Washington (CNN) – The election-year attention on women lands directly on the House floor Wednesday, after Republican leaders decided to allow a vote on a National Women's History Museum, changing their approach to the issue.
Rep. Carolyn Maloney, Democrat of New York, has pushed the idea of a national women's museum for over 17 years. Her bill to trigger the first step, a museum commission, has passed the House and Senate before, but during separate sessions of Congress. In each case a Democratic majority in one chamber approved the museum commission but Republicans in the other blocked it.
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Now top Republicans are on board, with GOP Majority Leader Eric Cantor scheduling the vote for Wednesday.
"This time, the third time, is the trick," Maloney told CNN. "It's going to pass both houses this time."
What changed? Maloney is quick to credit her bipartisan cosponsor, Rep. Marsha Blackburn, Republican of Tennessee, who personally made the case for the museum to key GOP leaders in the House.
"She worked very, very hard to achieve this support," Maloney said, "She has been an incredible partner."
Blackburn said she started working on the idea about a year ago and called the GOP decision to advance the museum now a matter of conveying the right information. The Tennessee congresswoman had to overcome political and logistical doubts: whether Washington is museum-saturated and whether the project will espouse any liberal themes.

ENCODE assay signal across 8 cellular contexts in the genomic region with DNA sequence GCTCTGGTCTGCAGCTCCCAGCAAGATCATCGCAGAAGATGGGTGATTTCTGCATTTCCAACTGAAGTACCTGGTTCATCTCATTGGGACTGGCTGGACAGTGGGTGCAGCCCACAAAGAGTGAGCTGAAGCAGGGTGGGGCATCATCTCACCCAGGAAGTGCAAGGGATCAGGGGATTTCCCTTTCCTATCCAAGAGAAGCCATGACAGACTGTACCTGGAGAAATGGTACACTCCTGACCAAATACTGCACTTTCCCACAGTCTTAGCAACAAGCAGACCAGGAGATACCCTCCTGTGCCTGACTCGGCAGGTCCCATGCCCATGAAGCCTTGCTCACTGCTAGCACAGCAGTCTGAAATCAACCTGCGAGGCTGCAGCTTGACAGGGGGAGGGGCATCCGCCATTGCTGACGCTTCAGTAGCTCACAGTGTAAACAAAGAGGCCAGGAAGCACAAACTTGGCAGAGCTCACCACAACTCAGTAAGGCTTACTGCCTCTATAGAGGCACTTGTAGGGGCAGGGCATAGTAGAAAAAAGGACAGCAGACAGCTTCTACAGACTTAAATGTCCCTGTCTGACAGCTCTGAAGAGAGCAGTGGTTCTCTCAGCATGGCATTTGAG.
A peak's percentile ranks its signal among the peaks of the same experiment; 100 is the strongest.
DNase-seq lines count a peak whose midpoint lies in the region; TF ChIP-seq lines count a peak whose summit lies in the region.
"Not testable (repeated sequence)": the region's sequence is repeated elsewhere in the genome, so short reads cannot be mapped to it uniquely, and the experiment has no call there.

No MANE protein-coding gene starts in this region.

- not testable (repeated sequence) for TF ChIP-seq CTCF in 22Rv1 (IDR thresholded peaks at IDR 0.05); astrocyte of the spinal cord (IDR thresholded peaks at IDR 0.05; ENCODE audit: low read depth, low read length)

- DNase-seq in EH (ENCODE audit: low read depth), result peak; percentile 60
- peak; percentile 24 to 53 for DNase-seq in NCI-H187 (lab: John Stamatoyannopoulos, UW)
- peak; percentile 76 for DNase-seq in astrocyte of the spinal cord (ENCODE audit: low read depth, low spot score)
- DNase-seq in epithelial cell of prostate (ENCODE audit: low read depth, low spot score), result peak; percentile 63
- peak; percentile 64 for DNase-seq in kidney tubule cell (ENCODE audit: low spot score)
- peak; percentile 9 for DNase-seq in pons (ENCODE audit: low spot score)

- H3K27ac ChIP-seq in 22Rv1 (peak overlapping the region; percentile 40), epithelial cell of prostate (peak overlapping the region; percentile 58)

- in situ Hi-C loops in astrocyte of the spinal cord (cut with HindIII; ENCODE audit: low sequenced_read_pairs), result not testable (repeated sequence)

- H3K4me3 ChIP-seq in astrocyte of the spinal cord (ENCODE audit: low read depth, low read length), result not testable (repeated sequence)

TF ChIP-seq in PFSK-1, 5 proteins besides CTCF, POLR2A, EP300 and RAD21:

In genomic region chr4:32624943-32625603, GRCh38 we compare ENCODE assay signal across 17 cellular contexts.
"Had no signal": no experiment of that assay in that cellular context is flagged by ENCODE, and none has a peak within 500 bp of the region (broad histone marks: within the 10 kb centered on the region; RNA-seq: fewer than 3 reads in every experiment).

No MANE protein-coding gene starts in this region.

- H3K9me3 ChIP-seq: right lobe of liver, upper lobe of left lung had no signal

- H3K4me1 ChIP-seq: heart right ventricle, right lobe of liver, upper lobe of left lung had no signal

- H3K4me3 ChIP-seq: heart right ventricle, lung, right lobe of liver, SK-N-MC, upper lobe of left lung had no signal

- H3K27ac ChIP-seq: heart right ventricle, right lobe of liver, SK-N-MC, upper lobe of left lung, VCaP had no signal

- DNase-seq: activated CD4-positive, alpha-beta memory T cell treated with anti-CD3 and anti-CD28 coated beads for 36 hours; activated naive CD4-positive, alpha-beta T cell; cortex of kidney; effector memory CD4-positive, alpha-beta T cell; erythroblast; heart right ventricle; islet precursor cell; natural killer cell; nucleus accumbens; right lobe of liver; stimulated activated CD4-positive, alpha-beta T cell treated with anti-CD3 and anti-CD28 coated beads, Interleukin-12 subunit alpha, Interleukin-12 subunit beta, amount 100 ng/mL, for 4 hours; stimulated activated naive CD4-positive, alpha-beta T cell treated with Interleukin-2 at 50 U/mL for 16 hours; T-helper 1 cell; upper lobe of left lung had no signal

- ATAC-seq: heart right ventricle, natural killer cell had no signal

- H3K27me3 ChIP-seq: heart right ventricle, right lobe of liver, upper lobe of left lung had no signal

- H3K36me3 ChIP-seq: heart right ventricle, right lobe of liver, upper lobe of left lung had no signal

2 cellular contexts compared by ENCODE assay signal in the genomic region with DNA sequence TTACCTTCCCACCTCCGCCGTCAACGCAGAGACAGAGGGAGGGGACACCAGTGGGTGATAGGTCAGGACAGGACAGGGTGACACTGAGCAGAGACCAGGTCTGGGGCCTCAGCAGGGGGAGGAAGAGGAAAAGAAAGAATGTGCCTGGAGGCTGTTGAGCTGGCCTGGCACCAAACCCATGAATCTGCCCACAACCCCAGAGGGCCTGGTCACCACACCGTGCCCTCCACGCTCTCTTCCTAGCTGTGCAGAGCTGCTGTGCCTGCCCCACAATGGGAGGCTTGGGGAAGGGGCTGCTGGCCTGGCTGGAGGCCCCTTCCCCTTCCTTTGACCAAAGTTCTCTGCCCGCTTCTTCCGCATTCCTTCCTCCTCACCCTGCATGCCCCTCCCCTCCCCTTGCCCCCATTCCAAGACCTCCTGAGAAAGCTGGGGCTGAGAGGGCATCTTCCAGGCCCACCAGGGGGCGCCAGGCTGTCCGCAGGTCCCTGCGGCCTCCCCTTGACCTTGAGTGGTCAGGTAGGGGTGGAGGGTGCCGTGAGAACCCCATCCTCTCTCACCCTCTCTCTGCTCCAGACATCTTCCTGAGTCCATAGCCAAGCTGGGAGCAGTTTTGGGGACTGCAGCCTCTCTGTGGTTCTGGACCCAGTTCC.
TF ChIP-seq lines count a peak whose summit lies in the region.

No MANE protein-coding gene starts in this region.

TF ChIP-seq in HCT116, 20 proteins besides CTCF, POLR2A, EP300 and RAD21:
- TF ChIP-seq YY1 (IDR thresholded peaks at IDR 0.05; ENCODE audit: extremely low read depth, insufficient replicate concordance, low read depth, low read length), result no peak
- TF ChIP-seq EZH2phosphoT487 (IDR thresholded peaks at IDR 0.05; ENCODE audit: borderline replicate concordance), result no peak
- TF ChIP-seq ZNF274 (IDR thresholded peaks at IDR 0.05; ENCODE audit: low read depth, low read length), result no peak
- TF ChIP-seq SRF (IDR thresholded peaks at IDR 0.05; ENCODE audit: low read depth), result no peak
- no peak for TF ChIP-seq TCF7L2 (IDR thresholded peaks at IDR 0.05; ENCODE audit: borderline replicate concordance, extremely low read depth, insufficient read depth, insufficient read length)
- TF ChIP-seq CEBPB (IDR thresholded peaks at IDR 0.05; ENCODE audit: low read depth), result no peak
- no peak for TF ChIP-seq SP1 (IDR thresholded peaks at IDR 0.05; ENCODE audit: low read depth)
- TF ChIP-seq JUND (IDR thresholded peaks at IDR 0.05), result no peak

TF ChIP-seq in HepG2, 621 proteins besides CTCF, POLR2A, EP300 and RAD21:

"It's just a process of education and saying let's sit down and get this done," Blackburn said. "I think the reason for it is to celebrate what women have accomplished in this country whether in the fight for freedom or opening doors for other women."
As for any pressure on Republicans to appeal to women this year, the Tennessee congresswoman demurred. "I think of course you 're going to hear periodically from time to time that it's the year of the woman and I think we're in one of those cycles, and rightfully so," she said. "I think the vote shows that men and women recognize there is a need to go back through our nation's history and recognize... the role of women."
When asked why there needs to be a museum for women, Maloney described a centuries-old lack of recognition for America's female leaders.
"Of all the 210 statues in the Capitol, nine are of women," she said. "Sybil Ludington rode just as far as Paul Revere, even farther, but no one's even heard of her." Ludington rode roughly 40 miles one night in 1777 to raise a regiment of revolutionary troops in response to a surprise British attack.
Helping both Maloney and Blackburn in their quest, their proposal calls for the museum to be funded entirely by private dollars. So far, Maloney says the organization behind the idea has raised $12 million, more than enough to get a commission started and complete the initial feasibility study that is part of the bill.
That feasibility study is set to take 18 months, looking at possible locations, costs and the timeline for building a museum.
The House is expected to pass the idea and send it to the Senate for approval.